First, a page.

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Cindy Gallop is Founder & CEO of IfWeRanTheWorld, a web meets world platform that turns good intentions into action, one microaction at a time, which launched in beta with a demo at TED 2010. She is also the founder of www.makelovenotporn.com, launched at TED 2009.
Cindy’s background is brand building, marketing and advertising. She started up the US office of ad agency Bartle Bogle Hegarty in New York in 1998 and in 2003 was named Advertising Woman of the Year. She acts as board advisor to a number of tech startups and consults for companies around the world, describing her consultancy approach as "I like to blow shit up. I am the Michael Bay of business."
She has a reputation as a highly compelling and inspirational speaker at conferences and events around the world on a variety of topics: her talk on ‘The Future of Advertising’ has been described on Twitter as "The most brilliant speech on the future of advertising ever – not the usual buzzword-laden bullshit." She published ‘Make Love Not Porn: Technology’s Hardcore Impact on Human Behavior’ as one of TED’s line of TEDBooks and is currently working on a book about her philosophy of life and business.
Depiction of erotic behaviour intended to cause sexual excitement. The word originally signified any work of art or literature depicting the life of prostitutes. Though pornography is clearly ancient in origin, its early history is obscure because it was customarily not thought worthy of transmission or preservation. Nevertheless, in the artwork of many historic societies, including ancient India, ancient Greece, and Rome, erotic imagery was commonplace and often appeared in religious contexts. The Art of Love, by Ovid, is a treatise on seduction and sensual arousal. The invention of printing led to the production of ambitious works of pornographic writing intended to entertain as well as to arouse. In 18th-century Europe, pornography became a vehicle for social and political protest through its depiction of the misdeeds of royalty and other aristocrats, as well as those of clerics, a traditional target. The development of photography and motion pictures in the 19th and 20th centuries contributed greatly to the proliferation of pornography, as did the advent of the Internet in the late 20th century. During the 20th century, restrictions on pornography were relaxed throughout much of Europe and North America, though regulations remained strict in Asia, the Middle East, and Africa. Child pornography is almost universally prohibited.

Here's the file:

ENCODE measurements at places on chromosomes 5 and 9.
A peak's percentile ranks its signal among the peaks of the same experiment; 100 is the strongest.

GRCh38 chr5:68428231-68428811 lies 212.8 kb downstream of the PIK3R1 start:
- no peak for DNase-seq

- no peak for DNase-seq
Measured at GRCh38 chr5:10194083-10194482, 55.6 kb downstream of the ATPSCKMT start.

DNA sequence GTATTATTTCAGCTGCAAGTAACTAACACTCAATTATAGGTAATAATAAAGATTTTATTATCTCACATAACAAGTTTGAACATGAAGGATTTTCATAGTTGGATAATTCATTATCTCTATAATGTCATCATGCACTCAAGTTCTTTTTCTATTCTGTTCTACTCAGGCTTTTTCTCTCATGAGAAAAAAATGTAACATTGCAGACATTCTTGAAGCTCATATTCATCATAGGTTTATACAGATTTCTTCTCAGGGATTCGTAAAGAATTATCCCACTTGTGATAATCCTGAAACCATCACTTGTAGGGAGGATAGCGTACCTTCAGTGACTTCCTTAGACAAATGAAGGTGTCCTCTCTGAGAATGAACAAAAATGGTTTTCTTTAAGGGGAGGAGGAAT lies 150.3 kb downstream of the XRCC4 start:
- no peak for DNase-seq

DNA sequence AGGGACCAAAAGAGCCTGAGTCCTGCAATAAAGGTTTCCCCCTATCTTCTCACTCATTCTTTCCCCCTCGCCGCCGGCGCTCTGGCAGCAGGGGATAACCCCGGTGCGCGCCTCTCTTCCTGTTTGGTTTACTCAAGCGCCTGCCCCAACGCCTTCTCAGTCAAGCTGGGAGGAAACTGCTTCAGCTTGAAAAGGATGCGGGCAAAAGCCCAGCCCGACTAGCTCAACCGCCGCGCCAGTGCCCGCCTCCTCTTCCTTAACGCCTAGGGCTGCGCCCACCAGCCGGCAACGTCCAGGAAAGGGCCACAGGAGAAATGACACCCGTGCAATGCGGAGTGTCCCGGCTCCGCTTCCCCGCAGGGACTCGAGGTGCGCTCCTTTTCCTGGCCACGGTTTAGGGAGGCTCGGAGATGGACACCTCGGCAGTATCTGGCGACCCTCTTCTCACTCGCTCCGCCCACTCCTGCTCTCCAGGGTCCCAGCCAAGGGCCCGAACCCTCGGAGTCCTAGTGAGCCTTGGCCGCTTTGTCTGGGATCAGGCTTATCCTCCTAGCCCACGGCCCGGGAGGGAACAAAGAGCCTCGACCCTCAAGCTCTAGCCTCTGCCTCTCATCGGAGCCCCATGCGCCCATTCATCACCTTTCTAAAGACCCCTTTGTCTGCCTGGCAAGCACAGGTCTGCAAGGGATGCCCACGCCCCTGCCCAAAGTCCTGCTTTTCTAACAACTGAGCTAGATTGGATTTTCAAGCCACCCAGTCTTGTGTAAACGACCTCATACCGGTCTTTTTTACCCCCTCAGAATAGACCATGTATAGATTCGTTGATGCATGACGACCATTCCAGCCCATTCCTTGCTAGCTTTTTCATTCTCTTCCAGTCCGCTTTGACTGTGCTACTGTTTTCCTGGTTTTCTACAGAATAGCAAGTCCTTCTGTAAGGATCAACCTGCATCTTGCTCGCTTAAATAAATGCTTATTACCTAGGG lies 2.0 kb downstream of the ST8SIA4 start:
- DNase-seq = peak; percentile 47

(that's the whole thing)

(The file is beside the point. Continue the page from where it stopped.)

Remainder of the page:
Thank you Cindy. You have said what so many parents believe.
I feel that the pornification of culture is detrimental to our children's sexual lives. Particularly young female sexual lives. A friend's 14 year old daughter dated an older teen. She developed a hair trigger gag reflex and mom found out that the boy was gagging her with his penis - a common hardcore porn act. Her daughter didn't want that. She didn't enjoy it - very few women do. But like letting a guy cum on your face (which most women hate as it is disrespectful and humiliating), young girls and boys think that it is normal. And so, young girls are not learning to embrace their sexuality by viewing images that show her getting pleasure the way most women do. I want my daughter to get off as much as any guy she is with. I don't want her to give a blow job unless he goes down on her too. Hardcore porn's male focus and the extremeness of many of its depictions unfortunately seem like the norm to the younger generation. As someone said ... the battle of the sexes was over as soon as women started taking pole dancing classes for exercise.